The California Retirement Plan Mandate, CalSavers

CalSavers is designed to help employees who do not have a workplace retirement plan save for retirement.

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The California retirement plan requirements have already kicked in for employers with five or more employees, with more requirements for California businesses on the horizon. Are you ready?

Because, under California law, beginning January 1, 2023, for-profit and non-profit employers with at least one eligible employee (who is not the owner of the business) will face those same requirements to offer a retirement savings program or give their employee(s) access to the CalSavers Retirement Savings Program. Employers with more than five employees have been subject to the CalSavers requirements since June 30, 2022.

All these new California retirement savings program requirements are intended to help California workers save for retirement, but can be a source of headaches and confusion for many small businesses. For small businesses who have never had to offer their employees a retirement plan before, and those thinking of hiring their first employees who were just considering small business dental and vision insurance, it can make anyone’s head spin!

But if you’re an eligible employer in California, it’s important to understand the requirements of the CalSavers Plan and make sure your business is compliant. In this blog post, we’ll provide an overview of the CalSavers program requirements and explain everything you need to know about it.

California Retirement Program Rules Explained

The retirement program under the California retirement plan mandate is called CalSavers. The program is administered by the California State Treasurer’s Office and began enrolling employers in July 2019.

Any employer with at least 1 employee who works in California and is not the owner of the business must comply with the CalSavers retirement savings plan requirements beginning January 1, 2023. Currently, California employers with five or more employees are subject to the retirement plan requirements.

The Retirement Savings Crisis in America

CalSavers was started as a response to the the crisis in retirement savings in America. There’s no question that retirement savings are a big problem in the United States. According to the National Institute on Retirement Security, more than 30 million American workers have no retirement savings at all.

Furthermore, 62% of Californians have so little financial security that they don’t have enough saved to cover basic expenses for even three months if they were to suddenly lose their job, according to a study by the Pew Charitable Trusts.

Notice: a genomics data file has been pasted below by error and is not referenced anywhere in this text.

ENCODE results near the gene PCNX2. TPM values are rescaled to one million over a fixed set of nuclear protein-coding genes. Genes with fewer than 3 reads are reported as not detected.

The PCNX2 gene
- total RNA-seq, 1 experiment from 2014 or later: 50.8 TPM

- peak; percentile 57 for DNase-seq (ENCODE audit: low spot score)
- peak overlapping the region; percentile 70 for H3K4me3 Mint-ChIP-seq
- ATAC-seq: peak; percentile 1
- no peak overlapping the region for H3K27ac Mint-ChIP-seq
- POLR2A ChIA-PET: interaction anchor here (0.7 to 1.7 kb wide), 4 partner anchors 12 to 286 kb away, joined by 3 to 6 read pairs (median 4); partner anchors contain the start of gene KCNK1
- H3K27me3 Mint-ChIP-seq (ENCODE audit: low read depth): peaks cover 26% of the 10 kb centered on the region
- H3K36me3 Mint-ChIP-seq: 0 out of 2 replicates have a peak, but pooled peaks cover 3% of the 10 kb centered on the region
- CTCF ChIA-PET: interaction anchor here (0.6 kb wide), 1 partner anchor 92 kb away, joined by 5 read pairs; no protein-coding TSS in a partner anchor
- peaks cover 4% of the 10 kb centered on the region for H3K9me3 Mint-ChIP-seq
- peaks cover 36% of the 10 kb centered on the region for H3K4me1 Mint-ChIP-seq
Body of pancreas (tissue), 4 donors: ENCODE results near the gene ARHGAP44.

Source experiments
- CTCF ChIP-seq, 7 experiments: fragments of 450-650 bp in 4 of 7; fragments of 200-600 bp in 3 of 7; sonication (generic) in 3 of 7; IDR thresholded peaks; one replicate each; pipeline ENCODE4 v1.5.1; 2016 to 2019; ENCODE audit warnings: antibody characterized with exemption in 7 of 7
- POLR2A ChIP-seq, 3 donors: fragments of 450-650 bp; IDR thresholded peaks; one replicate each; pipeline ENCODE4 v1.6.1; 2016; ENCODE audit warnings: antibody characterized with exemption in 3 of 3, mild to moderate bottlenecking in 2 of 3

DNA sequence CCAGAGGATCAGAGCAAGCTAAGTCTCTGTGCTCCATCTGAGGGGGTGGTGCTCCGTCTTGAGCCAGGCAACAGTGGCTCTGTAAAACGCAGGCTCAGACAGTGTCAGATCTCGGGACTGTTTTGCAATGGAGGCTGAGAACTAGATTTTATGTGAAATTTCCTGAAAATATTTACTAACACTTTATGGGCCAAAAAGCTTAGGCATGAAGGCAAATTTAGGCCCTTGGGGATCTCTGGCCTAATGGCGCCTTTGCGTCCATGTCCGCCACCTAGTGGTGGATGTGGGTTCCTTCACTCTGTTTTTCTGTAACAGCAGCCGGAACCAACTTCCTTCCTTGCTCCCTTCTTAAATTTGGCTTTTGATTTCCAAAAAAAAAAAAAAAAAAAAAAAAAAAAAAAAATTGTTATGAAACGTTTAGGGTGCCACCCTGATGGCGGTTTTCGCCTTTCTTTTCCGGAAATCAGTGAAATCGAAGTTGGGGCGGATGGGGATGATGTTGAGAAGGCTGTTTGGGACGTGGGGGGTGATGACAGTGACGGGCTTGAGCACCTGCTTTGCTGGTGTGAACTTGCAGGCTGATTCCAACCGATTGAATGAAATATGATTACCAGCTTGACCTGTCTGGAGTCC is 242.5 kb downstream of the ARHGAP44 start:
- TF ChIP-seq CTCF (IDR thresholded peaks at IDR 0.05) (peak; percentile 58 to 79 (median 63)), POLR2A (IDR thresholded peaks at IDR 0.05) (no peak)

The retirement savings crisis is particularly acute for low- and moderate-income workers. A shocking statistic from the Pew study found that only 18% of workers in households earning less than $30,000 per year have retirement savings.

California workers face a savings crisis.

The hope is that by mandating retirement savings programs like CalSavers, more private sector employees will be able to put away enough money to cover basic expenses in retirement.

What Does the CalSavers Retirement Savings Program Require?

Under the CalSavers retirement savings program, employers are required to offer their employees a “qualified retirement savings plan” or give them access to the CalSavers retirement savings program.

How Does the CalSavers Retirement Plan Work?

The CalSavers retirement savings program for private sector workers in California whose employers do not offer a retirement savings plan. It is, in effect, a state-sponsored IRA.

Employers have a limited role in the CalSavers retirement plan. They facilitate the program by adding and maintaining their employee roster and submitting contributions via simple payroll deduction. CalSavers is administered by third-party, private sector financial firms and supervised by the California State Treasurer’s Office.

CalSavers is an automatic enrollment individual retirement account (IRA) with no employer fees or fiduciary liability. Employees are automatically enrolled in the retirement savings plan with a default contribution rate of 5% of their gross pay, but they can choose to change their own contribution rate or opt out of the program entirely. The retirement savings plan is portable, which means that employees can take their retirement savings with them if they leave their job.

The CalSavers program operates as a Roth IRA. Employees are able to choose their own investments or opt for the CalSavers Target Retirement Fund based on their age and expected date of retirement. CalSavers give employees access to their savings at any time.

Employers are responsible for making the payroll contributions to their employees’ retirement accounts, but they are not required to match employee contributions.

CalSavers is designed to help employees who do not have a workplace retirement plan save for retirement.

What Are the Benefits of the CalSavers California Retirement Plan?

There are several benefits of the CalSavers retirement savings program:

– The program helps employees save for retirement.

– The program is affordable for employers.

– The program is simple and easy to set up.

– Employer involvement is minimal.

What Are the Disadvantages of the CalSavers Retirement Savings Program?

Although CalSavers may be relatively hassle-free answer for many employers, it may not be the right answer for all small businesses and their eligible employees. Here are some of the disadvantages of the CalSavers retirement savings program:

Employee Fees

Although CalSavers does not charge fees to employers, employees do pay fees on the money in their account. For every $100 in their CalSavers account, participating employees are charged between $0.83 – $0.95 per year.